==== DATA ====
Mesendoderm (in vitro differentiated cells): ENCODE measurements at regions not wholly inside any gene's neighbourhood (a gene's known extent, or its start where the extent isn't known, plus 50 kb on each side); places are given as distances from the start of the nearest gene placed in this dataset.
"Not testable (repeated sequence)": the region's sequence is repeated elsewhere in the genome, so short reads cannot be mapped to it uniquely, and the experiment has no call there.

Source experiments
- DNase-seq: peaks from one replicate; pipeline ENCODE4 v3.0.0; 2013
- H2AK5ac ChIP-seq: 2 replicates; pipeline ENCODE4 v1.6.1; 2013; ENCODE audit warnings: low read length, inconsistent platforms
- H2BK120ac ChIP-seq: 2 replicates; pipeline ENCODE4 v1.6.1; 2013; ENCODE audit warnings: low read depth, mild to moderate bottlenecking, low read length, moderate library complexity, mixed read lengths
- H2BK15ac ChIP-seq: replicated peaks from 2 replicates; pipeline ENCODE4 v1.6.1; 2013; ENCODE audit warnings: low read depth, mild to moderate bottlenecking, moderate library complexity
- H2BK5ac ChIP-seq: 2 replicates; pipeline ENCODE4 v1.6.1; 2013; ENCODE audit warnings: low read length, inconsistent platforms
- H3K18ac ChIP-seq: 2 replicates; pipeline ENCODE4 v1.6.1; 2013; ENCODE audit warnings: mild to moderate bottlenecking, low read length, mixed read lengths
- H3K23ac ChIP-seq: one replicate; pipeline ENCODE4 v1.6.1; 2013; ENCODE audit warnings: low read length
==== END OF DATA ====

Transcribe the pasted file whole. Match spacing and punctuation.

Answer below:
Mesendoderm (in vitro differentiated cells): ENCODE measurements at regions not wholly inside any gene's neighbourhood (a gene's known extent, or its start where the extent isn't known, plus 50 kb on each side); places are given as distances from the start of the nearest gene placed in this dataset.
"Not testable (repeated sequence)": the region's sequence is repeated elsewhere in the genome, so short reads cannot be mapped to it uniquely, and the experiment has no call there.

Source experiments
- DNase-seq: peaks from one replicate; pipeline ENCODE4 v3.0.0; 2013
- H2AK5ac ChIP-seq: 2 replicates; pipeline ENCODE4 v1.6.1; 2013; ENCODE audit warnings: low read length, inconsistent platforms
- H2BK120ac ChIP-seq: 2 replicates; pipeline ENCODE4 v1.6.1; 2013; ENCODE audit warnings: low read depth, mild to moderate bottlenecking, low read length, moderate library complexity, mixed read lengths
- H2BK15ac ChIP-seq: replicated peaks from 2 replicates; pipeline ENCODE4 v1.6.1; 2013; ENCODE audit warnings: low read depth, mild to moderate bottlenecking, moderate library complexity
- H2BK5ac ChIP-seq: 2 replicates; pipeline ENCODE4 v1.6.1; 2013; ENCODE audit warnings: low read length, inconsistent platforms
- H3K18ac ChIP-seq: 2 replicates; pipeline ENCODE4 v1.6.1; 2013; ENCODE audit warnings: mild to moderate bottlenecking, low read length, mixed read lengths
- H3K23ac ChIP-seq: one replicate; pipeline ENCODE4 v1.6.1; 2013; ENCODE audit warnings: low read length